I first saw Taboo being performed on a conventional proscenium stage that allows audiences to see the whole picture from as near or as far as seat prices and availability permit. The cast were faultless and the show had the added attraction of having Mark Little (Joe Mangel in Neighbours) playing Leigh Bowery. Normally seeing the good and bad in everything, I wouldn't call myself a hypercritical person but after Taboo couldn't think of a single criticism. I remember being inspired by the power of theatre and feeling energised.

Last weekend, I arrived at The Brixton Clubhouse feeling nervous. Having showered the show with praise for the last few months, I was anxious not to disappoint my companion. The cat-walk style stage only added to my nerves, making me fearful of audience participation. Sitting beside the edge of the stage, we both grew increasingly apprehensive as vibrantly dressed cast members walked around the bar area, pausing in menacing stances.

Although the experience was a completely different one, I'm relieved to say the revived production was just as worthy of the high praise its predecessor received. As Taboo is named after Leigh Bowery's legendary 80s' nightclub, its current performance space (a club venue above The Prince Albert pub) seems particularly apt. Lamp-lit tables and rows of chairs are dotted around a snaking cat-walk with the cast making use of the stage, table tops, bar surface and surrounding space. This set-up leaves little room for error and makes for a much more unique experience, ensuring every member of the audience sees the action from a different perspective.

Watching Paul Baker make a return to his role as Philip Sallon was an intensely personal experience as he paused inches away from my seat, facing my direction to sing one of the most emotionally raw numbers and caught my eye in the process. Final scenes following Leigh Bowery's life involved Samuel Buttery almost completely stripping off in a prolonged statuesque pose for the duration of a song; Those sitting nearest the club entrance would have had a direct view of his arse crack – I'm glad I wasn't sitting there!

The Verdict?

Even though vocals occasionally needed amplifying, Taboo's 2013 cast had no weak links with faultless performances from all. The Brixton Clubhouse venue provided a unique setting and approach to the musical, resulting in a memorable and exhilarating evening without disappointment.

Thursday, 7 March 2013

Better The Devil You know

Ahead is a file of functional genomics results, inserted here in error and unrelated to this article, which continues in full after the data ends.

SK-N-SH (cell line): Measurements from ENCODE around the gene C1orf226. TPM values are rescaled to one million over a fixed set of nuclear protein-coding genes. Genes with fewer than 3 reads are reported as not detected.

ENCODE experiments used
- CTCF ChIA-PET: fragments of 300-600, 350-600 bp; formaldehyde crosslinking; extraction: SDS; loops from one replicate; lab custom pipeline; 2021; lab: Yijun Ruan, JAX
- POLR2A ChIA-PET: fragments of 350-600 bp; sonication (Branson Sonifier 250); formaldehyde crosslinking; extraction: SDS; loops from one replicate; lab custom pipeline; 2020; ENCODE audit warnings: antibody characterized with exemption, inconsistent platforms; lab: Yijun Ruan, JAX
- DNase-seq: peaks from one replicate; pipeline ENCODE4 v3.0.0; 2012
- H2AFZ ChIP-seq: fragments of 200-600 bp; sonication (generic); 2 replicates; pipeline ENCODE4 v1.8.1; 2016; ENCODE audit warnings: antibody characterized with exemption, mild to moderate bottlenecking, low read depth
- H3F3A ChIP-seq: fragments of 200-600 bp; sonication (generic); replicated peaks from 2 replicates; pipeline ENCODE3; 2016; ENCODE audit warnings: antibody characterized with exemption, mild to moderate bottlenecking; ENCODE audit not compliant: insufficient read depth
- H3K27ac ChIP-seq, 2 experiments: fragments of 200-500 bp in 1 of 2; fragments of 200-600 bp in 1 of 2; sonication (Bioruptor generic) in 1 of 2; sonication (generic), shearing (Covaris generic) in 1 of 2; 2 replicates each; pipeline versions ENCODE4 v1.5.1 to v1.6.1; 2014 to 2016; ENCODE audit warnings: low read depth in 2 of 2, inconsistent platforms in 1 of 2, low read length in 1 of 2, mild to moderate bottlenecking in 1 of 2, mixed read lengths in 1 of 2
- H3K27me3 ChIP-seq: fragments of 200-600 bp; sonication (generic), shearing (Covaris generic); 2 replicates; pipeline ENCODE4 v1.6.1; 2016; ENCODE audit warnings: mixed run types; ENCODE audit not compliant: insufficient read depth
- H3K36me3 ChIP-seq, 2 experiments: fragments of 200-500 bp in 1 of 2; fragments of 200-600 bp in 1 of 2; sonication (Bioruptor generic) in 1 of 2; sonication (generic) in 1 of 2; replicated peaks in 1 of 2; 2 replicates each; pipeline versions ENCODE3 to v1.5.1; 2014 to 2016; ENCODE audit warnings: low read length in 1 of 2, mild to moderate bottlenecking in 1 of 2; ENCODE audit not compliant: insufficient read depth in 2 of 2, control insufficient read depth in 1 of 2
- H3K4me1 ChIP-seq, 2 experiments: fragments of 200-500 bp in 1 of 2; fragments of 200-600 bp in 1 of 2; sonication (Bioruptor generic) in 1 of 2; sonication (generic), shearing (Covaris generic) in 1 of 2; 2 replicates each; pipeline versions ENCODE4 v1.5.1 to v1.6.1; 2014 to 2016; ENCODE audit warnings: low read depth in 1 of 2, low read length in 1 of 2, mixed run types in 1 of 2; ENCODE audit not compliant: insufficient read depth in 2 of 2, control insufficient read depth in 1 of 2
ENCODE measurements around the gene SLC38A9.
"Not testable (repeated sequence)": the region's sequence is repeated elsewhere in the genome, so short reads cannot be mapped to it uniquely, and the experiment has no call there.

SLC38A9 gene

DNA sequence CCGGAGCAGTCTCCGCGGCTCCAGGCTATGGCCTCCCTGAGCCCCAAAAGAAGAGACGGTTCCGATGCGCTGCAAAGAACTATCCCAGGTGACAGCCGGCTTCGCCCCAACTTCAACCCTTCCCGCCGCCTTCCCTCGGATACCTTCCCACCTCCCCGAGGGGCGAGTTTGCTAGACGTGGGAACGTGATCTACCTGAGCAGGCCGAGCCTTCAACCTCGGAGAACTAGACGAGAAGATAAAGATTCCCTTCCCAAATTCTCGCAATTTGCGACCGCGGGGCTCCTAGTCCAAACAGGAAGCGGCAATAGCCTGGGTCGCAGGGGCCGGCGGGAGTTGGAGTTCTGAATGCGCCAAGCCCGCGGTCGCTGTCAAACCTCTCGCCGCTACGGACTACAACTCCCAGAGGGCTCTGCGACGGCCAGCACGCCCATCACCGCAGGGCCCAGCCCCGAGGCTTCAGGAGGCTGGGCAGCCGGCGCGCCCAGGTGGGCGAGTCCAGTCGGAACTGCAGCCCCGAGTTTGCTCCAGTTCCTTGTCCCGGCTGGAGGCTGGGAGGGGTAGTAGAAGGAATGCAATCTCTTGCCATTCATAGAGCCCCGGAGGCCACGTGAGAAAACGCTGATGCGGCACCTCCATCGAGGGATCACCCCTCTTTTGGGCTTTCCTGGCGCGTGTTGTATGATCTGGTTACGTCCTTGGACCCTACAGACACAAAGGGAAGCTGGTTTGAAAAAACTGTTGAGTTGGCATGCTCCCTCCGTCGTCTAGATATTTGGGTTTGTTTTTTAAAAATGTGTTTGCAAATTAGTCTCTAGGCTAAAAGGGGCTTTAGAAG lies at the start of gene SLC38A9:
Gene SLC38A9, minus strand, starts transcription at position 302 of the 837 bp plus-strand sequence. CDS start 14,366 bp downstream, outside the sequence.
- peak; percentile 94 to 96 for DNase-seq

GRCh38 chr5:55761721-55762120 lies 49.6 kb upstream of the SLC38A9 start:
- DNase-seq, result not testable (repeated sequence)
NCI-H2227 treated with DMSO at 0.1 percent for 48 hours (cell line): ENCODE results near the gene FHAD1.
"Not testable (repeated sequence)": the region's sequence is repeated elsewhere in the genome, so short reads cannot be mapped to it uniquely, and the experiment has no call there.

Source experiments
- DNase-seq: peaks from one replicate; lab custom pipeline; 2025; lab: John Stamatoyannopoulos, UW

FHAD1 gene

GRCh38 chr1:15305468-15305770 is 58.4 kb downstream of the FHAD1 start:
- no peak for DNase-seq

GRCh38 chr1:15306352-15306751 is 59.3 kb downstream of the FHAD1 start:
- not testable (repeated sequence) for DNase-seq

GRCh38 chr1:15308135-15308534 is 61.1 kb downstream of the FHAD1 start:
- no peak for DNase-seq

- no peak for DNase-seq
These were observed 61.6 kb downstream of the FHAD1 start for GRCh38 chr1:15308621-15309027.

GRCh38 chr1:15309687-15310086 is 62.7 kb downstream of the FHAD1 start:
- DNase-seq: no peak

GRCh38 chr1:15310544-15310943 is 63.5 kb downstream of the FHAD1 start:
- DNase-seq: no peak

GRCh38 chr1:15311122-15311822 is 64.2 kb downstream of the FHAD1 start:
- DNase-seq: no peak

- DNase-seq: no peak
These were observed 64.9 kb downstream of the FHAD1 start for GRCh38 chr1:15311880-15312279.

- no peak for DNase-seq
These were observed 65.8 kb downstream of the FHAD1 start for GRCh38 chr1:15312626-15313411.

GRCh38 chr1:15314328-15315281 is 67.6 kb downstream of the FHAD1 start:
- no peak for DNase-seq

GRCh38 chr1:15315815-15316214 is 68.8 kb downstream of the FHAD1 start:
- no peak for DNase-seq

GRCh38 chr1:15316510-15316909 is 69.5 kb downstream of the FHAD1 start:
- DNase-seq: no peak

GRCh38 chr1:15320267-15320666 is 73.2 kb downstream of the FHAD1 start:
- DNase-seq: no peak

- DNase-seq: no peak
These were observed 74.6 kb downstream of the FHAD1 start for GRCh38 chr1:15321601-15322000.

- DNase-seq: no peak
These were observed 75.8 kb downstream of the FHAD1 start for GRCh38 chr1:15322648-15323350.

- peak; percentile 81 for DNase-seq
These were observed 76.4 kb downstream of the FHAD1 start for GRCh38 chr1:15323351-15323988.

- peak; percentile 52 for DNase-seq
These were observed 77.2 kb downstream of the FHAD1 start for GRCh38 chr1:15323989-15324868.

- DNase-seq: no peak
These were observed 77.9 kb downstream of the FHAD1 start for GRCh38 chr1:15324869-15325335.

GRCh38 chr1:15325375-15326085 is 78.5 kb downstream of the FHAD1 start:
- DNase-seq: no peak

Time has flown and it has now (rather amazingly) been over three years since I completed my NCTJ in Harlow and I still haven't found permanent writing work in or around Leeds. Although I've done a fair bit of freelance writing over the last few years, money from English supply teaching has predominantly kept me afloat. 

This week, as a large chunk of the population continue their struggle to find employment, I found myself having to choose between two temporary jobs. I've never been so in demand but felt miserable. A school I recently left, wanted me to return after the Easter holidays to cover a part-time contract. Having calculated the difference in earnings between full-time and part-time work, I had to decline their offer, despite desperately wanting to return.

A day later, in response to my decision the school proposed a slight increase on the part-time rate but I'd already been offered full-time work elsewhere for the same duration. Two hours after verbally accepting the new offer, I received a text message from the first school saying they could indeed match their offer. You might think I'd feel victorious - I didn't.

I've never been someone to back down on an agreement, often to the detriment of my health and extreme annoyance of less reliables. I knew in my heart I wanted to return to school number one but that morally and professional this was the wrong decision. Experiences at school number one reignited my passion for teaching and after two terms, working there felt right but school number two had its own strengths and the additional lure of future job prospects. So what did I do?

Having discussed my predicament with a few other teachers soon to leave school number two, the idiom “better the devil you know” seemed to best summarise my situation. My first instinct was to ring the teaching supply agency who were clearly angry with school number one's unprofessional conduct and suggested it would be inadvisable to back-out of the new job offer. We agreed I'd sleep on it and let them know my decision the next morning.